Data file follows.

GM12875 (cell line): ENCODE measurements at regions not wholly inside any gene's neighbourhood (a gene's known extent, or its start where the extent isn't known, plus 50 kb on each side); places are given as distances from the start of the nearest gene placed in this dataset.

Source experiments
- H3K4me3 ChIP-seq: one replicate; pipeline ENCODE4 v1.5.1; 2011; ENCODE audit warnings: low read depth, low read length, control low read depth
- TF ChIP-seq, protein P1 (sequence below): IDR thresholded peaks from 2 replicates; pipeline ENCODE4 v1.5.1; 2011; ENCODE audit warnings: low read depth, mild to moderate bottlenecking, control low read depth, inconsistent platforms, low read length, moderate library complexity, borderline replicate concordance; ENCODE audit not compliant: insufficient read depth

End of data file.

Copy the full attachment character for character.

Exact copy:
GM12875 (cell line): ENCODE measurements at regions not wholly inside any gene's neighbourhood (a gene's known extent, or its start where the extent isn't known, plus 50 kb on each side); places are given as distances from the start of the nearest gene placed in this dataset.

Source experiments
- H3K4me3 ChIP-seq: one replicate; pipeline ENCODE4 v1.5.1; 2011; ENCODE audit warnings: low read depth, low read length, control low read depth
- TF ChIP-seq, protein P1 (sequence below): IDR thresholded peaks from 2 replicates; pipeline ENCODE4 v1.5.1; 2011; ENCODE audit warnings: low read depth, mild to moderate bottlenecking, control low read depth, inconsistent platforms, low read length, moderate library complexity, borderline replicate concordance; ENCODE audit not compliant: insufficient read depth